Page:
Red asked him, "What the heck is it with the credits on that song, anyway, E? Did that Vera Matson chick really write that with you?"

E could just barely manage a snicker as the drool puddled near the left corner of his mouth. He leaned up just enough to prop himself on his elbow and said, "Red, you are one dumb sumbitch, ain't you? That's just an old folk song called 'Aura Lee' from somewhere back around the Civil War. That sumbitch Ken Darby wrote that take on it for me. You remember him, don't you? He was the one who wrote 'We're Gonna Move,' 'Poor Boy' and 'Let Me'? The Colonel told him he was gonna have to share songwriting credit with my fat ass if he wanted in on the action, and it pissed him off so much he said to put his wife's name on there 'cause he didn't want no part of it. That song made him a fuckin' fortune and he never got no credit for it. Stupid bastard."

The shot of narcotics helped alleviate E's guilt about this matter. For about four hours.

Love me tender,
Love me dear,
Tell me you are mine.
I’ll be yours through all the years,
Till the end of time.

In 1996, Terry Moore, Jim Lee, Kurt Busiek, and James Robinson formed the Homage imprint as a medium for creator-owned comics. Moore brought his award-winning Strangers in Paradise series along, and published it through Homage for the first eight issues of its third series. For the first time, the adventures of Francine, Katchoo, and David appeared in color. The first five of these issues have been collected under the title Love Me Tender, and they introduce arguably the strongest segment of the series. This trade paperback, the fourth, retains the color for a short segment which, Wizard of Oz-like, introduced color to the original series after two pages of black-and-white. It also features a cameo by Bruce Wayne.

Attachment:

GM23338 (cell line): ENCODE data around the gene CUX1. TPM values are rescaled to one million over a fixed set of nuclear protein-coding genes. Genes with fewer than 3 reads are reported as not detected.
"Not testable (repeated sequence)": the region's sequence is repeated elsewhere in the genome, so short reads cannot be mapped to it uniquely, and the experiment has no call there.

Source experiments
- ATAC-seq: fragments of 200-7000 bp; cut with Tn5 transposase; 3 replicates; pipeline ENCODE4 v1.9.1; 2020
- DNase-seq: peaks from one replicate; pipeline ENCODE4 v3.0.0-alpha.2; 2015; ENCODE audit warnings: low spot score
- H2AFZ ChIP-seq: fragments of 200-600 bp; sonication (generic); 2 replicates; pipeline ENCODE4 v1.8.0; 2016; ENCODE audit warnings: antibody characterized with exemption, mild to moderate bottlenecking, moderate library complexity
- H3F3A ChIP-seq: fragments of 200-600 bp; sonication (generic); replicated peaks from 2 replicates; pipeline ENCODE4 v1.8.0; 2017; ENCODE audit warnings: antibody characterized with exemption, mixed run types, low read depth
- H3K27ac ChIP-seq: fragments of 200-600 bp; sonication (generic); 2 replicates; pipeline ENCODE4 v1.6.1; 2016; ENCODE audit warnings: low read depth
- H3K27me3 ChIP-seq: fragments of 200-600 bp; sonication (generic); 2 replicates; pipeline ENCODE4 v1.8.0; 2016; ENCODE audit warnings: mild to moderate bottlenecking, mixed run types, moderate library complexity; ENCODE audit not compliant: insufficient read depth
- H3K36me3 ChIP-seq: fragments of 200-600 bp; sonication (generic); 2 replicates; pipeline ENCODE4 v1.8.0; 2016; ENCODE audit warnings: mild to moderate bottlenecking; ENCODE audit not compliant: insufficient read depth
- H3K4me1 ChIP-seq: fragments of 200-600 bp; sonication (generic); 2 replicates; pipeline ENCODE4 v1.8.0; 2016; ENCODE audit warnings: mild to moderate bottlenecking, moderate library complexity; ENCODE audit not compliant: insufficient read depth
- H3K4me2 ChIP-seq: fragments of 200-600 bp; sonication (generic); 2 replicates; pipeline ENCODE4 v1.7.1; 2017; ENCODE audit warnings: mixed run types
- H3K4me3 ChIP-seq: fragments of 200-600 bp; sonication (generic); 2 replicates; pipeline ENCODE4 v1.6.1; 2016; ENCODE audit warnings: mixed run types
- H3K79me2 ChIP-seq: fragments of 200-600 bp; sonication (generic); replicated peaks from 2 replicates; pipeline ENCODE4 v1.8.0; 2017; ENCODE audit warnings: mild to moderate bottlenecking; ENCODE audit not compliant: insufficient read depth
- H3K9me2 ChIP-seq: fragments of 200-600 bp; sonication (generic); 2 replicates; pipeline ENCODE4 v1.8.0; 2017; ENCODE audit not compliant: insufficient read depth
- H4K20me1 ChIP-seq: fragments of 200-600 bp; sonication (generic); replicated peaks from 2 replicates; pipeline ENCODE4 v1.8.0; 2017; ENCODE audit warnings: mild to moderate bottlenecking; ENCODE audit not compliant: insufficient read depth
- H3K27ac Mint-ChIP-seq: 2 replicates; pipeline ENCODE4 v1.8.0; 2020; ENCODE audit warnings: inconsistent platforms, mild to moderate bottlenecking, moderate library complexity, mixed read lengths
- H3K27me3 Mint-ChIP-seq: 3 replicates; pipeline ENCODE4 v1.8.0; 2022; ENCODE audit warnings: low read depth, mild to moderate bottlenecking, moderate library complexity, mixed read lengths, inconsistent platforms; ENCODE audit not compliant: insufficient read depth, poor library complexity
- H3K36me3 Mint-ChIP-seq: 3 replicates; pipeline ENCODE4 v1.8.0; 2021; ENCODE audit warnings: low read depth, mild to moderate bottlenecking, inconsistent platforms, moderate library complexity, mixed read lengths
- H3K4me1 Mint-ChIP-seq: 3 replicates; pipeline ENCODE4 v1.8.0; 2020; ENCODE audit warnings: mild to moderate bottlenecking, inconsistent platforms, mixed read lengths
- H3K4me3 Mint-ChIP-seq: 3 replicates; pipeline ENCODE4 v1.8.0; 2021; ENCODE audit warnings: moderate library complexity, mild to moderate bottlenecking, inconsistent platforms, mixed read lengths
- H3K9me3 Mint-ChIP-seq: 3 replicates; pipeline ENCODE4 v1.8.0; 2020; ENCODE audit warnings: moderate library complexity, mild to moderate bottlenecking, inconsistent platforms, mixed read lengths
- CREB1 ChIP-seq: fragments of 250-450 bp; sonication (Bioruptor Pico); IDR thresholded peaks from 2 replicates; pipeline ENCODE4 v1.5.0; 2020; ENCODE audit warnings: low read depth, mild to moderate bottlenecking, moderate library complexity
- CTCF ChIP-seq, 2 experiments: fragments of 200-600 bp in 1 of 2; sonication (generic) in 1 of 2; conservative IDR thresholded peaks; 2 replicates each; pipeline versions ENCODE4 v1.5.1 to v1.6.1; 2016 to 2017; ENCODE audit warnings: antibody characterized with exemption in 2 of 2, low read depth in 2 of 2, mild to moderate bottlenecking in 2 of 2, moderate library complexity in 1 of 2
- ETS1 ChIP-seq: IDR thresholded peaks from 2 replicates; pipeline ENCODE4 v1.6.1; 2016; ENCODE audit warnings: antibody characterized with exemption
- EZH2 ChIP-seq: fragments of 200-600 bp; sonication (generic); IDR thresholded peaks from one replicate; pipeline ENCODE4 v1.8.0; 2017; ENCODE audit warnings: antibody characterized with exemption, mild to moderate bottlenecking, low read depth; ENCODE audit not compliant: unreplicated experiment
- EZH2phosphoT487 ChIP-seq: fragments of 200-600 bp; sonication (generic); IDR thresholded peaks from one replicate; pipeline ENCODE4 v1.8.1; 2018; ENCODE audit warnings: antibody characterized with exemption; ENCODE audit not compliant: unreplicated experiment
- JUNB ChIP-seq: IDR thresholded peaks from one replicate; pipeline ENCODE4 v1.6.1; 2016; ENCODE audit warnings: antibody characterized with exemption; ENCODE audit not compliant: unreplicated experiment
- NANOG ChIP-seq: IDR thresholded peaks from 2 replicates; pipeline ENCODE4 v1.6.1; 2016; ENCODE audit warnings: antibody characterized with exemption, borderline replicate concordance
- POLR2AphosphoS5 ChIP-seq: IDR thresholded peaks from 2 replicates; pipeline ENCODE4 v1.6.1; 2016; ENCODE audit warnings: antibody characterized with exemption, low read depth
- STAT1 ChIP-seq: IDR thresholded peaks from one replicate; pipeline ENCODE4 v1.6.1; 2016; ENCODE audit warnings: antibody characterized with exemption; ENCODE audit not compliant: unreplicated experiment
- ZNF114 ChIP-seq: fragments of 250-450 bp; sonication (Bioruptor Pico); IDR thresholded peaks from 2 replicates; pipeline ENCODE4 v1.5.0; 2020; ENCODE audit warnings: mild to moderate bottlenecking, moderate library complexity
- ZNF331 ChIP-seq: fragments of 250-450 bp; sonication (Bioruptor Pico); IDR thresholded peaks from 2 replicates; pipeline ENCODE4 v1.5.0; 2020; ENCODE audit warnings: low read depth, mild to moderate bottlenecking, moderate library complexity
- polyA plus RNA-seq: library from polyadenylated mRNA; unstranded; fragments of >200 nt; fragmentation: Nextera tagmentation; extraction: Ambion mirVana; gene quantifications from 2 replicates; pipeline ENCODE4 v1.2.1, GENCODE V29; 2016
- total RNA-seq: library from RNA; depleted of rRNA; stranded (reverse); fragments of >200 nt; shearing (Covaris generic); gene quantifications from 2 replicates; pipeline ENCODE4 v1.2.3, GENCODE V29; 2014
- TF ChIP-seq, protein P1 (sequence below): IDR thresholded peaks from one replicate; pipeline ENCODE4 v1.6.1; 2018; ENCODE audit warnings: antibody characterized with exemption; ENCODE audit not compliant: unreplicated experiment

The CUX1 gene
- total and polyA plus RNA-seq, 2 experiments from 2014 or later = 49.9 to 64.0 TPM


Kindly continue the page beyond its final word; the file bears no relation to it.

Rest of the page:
Title: Love Me Tender (Issues #1-5 of the third series)1
Author: Terry Moore.
Superhero sequence illustrated by Jim Lee.
ISBN: 1-892597-03-9

Expect some spoilers.

Strangers in Paradise has always stood apart from most contemporary comics, but Love Me Tender opens with a depiction of the central characters as superheroes. The artwork differs dramatically from previous issues, and this is not surprising; Terry Moore turned over the illustrator’s job to Jim Lee, best-known for his work on X-Men, Batman, and similar titles. This segment nicely parodies the genre for a few pages, before Moore takes the pen again and reveals that the mock-heroic events have been taking place in Francine’s mind. Readers likely expected that twist. Moore immediately provides a more surprising one.

The woman who wakes from the four-color dream is an older, heavier, and forlorn Francine, a married woman with a five-year-old daughter. Later, while awaiting her husband in a restaurant, she sees Katchoo-- for the first time in a decade.

The story then flashes back to the familiar characters and setting, years earlier, shortly after their move to the flat owned by Margie McCoy. Francine gets a new job, and the relationship among the three principals grows increasingly complicated. This issue continues to mine their lives and relationships—- Francine’s, in particular—- for their comedic potential. Francine and Katchoo frolic in their new apartment. Francine gets a new job in a segment which satirizes corporate culture and advertising.